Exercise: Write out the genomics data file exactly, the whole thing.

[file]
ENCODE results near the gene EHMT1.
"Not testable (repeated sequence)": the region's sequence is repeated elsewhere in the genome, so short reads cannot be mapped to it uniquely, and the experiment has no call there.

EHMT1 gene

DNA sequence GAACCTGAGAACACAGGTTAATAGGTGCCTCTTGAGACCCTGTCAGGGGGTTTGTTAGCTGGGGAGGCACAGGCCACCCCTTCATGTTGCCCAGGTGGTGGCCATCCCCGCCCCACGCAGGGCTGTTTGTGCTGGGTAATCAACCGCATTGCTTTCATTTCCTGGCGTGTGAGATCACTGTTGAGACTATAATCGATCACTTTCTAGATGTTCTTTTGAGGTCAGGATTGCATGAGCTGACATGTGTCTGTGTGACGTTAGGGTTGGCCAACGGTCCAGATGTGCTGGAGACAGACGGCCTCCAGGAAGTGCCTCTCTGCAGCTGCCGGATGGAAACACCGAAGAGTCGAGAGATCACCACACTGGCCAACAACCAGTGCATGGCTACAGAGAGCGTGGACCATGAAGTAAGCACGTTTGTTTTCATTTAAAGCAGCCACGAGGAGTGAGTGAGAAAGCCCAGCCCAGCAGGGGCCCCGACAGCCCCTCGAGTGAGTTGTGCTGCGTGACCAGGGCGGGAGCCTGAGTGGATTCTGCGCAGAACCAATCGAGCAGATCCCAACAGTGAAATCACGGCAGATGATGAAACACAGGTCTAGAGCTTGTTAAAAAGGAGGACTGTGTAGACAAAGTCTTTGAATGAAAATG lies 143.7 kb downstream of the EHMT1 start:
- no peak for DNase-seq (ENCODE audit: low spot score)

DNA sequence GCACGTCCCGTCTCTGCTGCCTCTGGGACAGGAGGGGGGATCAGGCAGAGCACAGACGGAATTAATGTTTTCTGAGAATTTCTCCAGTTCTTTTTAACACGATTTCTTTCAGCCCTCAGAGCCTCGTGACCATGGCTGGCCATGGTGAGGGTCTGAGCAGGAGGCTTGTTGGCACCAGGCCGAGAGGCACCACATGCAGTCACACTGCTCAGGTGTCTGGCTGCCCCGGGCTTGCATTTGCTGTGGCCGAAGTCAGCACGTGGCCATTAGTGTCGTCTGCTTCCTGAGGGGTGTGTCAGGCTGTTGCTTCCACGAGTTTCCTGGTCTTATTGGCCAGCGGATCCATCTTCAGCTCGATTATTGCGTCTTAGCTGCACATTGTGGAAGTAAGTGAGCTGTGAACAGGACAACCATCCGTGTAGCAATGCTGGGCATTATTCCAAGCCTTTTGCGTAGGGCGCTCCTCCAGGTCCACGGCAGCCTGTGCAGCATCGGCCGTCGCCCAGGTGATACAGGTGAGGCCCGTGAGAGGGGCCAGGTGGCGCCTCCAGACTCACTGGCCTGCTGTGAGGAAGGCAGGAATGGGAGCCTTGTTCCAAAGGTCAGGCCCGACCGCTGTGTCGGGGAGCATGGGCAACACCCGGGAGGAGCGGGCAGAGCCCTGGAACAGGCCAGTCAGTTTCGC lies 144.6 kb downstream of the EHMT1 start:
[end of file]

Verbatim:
ENCODE results near the gene EHMT1.
"Not testable (repeated sequence)": the region's sequence is repeated elsewhere in the genome, so short reads cannot be mapped to it uniquely, and the experiment has no call there.

EHMT1 gene

DNA sequence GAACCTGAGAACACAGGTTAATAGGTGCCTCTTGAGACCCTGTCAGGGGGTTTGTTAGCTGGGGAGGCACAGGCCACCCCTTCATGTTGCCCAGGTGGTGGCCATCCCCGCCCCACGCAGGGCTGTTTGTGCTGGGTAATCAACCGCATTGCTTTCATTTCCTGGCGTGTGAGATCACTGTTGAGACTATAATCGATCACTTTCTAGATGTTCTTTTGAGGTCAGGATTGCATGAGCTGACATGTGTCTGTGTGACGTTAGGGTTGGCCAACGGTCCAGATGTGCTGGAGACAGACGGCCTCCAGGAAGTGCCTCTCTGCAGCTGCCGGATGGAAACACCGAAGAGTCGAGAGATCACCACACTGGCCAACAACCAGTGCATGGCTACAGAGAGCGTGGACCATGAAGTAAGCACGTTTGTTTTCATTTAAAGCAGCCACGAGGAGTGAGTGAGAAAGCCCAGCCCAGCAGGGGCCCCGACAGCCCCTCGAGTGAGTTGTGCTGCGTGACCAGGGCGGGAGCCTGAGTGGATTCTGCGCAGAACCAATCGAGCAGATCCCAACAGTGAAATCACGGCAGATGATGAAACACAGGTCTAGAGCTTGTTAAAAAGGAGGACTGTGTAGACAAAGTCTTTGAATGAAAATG lies 143.7 kb downstream of the EHMT1 start:
- no peak for DNase-seq (ENCODE audit: low spot score)

DNA sequence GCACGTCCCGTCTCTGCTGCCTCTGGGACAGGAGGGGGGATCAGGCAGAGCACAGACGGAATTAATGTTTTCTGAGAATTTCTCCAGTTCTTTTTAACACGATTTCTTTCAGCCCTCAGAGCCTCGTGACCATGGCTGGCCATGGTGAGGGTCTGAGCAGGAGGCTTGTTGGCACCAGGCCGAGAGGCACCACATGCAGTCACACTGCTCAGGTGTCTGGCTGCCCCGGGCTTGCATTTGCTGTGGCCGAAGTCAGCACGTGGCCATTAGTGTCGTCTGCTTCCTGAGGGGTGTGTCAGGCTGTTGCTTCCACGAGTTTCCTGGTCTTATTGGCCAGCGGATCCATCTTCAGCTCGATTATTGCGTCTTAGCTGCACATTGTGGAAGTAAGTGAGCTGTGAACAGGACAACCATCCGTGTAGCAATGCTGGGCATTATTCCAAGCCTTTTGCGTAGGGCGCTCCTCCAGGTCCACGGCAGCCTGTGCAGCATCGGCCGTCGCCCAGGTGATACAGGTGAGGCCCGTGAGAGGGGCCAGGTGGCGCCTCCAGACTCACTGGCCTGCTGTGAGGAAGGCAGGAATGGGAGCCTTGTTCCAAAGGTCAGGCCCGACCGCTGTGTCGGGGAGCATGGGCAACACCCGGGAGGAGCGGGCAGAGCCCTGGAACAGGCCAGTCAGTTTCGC lies 144.6 kb downstream of the EHMT1 start: